If you want to move items out of your inbox and into task folders, there are extensions that will help.

However, this idea only works if you use Gmail as the backend email system for your company, which many people do not. I use Microsoft Outlook, and before that, Lotus Notes. Both of which I personally prefer to Gmail.

If you do use Gmail, take a look at the kind of browser extensions you can get. There are a lot. I don’t use Gmail as my email client so I’m not in a position to recommend any of them, but as they are free you can pick one to try, see how you get on with it and then switch to something else if it doesn’t work for you.

3. Use a notebook

Let’s go really old school! (And this is another To Do list management tool I use.)

I record the simple tasks in my notebook. It keeps individual tasks in front of me all day, as I have the notebook open. I use a notebook to record discrete, one-off tasks that are top of mind. If it’s a long task, I plan time for it, put it in the action log or add it to a project plan.

Copy what you need to do from your email, then move the email out of your inbox.

Pro tip for notebook users: Write your To Do list in the back of your book. Use the last page. Add new things to the bottom, and when it gets too messy, tear out the page and use the next last page for a clean list.

I find that if I write my To Do list inside the book, and then take minutes, draw diagrams, scribble things to remember and whatever, within a day or so my To Do list is lost. I’m constantly turning pages back and forth to see what’s on it. When it’s at the back of my book, I can flick to it easily and quickly see how much more there is to do.

I like to get my notebooks from Paperchase. There is a branch at Victoria Station and I think it’s good to go into meetings with a smart notebook, but any notebook provided by your company’s stationery office will do.

4. Use Sendtask for email management

Sendtask is an app I have discovered recently. It’s still in beta (just like it was as of December 2017 when I first looked at the tool), and that means it is FREE to use!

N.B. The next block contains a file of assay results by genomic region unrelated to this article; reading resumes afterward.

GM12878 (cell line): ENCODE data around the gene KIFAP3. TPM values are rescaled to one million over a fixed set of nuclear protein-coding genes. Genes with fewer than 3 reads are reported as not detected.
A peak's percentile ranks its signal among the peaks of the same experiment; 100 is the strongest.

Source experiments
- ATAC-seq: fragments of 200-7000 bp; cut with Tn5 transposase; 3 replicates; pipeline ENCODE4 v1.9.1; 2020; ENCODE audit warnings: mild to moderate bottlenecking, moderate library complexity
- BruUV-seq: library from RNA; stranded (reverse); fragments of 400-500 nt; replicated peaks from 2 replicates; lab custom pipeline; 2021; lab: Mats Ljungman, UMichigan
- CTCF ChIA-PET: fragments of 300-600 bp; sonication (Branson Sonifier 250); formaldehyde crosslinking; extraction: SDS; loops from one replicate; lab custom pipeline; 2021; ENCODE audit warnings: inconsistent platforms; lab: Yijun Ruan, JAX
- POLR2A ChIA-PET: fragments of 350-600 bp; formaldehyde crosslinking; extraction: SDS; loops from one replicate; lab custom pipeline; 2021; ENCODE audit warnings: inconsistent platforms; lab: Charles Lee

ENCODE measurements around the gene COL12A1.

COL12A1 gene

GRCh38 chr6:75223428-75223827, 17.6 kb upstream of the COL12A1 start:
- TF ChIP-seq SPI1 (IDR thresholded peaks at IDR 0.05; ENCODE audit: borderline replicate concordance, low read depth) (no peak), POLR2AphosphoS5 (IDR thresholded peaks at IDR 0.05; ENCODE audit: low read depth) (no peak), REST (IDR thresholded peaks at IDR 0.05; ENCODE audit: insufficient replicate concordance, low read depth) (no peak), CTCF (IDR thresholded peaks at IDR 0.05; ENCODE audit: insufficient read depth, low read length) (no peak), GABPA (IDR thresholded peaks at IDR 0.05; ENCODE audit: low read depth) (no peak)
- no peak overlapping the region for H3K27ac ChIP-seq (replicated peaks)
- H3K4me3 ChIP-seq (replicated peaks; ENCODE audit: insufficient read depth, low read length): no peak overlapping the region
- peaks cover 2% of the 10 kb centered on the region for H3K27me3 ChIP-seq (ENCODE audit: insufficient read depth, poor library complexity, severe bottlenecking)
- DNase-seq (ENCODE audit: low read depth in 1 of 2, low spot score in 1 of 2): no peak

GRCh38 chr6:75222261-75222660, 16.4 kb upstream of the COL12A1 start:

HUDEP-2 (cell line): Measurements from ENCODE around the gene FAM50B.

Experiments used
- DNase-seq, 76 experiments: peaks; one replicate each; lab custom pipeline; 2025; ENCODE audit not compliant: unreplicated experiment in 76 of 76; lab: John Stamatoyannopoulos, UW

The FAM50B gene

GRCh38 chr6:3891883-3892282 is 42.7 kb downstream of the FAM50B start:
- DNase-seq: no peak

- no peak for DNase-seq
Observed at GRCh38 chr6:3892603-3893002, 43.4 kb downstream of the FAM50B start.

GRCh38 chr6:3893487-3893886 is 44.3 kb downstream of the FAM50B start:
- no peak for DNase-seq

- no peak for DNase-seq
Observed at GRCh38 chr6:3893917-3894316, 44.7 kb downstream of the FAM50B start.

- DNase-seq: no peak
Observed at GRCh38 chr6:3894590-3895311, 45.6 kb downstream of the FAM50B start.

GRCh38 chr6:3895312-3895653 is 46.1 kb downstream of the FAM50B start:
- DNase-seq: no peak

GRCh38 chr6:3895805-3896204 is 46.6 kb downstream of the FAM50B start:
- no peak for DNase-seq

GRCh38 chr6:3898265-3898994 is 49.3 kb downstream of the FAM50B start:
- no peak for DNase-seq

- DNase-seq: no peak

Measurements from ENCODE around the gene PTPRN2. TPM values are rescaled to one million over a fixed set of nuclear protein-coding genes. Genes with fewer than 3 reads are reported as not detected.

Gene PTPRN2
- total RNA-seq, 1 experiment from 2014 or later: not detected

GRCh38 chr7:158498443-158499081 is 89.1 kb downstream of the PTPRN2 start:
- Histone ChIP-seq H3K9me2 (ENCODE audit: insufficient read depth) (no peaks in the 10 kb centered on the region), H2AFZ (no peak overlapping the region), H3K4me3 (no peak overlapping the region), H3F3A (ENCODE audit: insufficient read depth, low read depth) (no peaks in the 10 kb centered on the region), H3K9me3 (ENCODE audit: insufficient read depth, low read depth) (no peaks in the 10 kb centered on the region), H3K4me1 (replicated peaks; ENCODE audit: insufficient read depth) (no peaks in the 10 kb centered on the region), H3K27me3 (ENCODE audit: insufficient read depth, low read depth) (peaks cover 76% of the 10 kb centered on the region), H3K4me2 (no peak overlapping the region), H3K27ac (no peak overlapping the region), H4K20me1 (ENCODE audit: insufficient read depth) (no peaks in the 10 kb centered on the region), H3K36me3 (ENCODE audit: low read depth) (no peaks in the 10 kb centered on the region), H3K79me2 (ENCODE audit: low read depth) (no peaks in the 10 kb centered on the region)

What I like about Sendtask as task management software is that your colleagues don’t have to register for an account. It makes it really easy to use with suppliers or other third parties – the easier we can make it for other people, the more likely they are to get onboard with it.

This is especially useful for short-term projects when you only need to involve someone for little while. Who wants to have to create a user account for one or two tasks?

As the tool is still in beta testing, it doesn’t have huge amounts of features, but frankly, you don’t need them. It has handy features like you can add comments and attachments to a task, follow tasks you are interested in, set reminders and tag tasks to stay organized. That’s about all I’d want to do anyway.

Sections & Task details
Keep your tasks organized in Sendtask

5. Use email…smartly

OK, if you have to use email to manage tasks, here are some email management tips and tricks to help with your personal productivity.

  • Set up email folders so that you have somewhere to move your emails to once they are actioned.
  • Book time in your diary each week for email management. Use the time to clear out and file emails that don’t need to be in your inbox.
  • If you prefer, have a folder c

    Fuente: PMideas (5 Easy Ways to Keep Tasks Out of Your Inbox).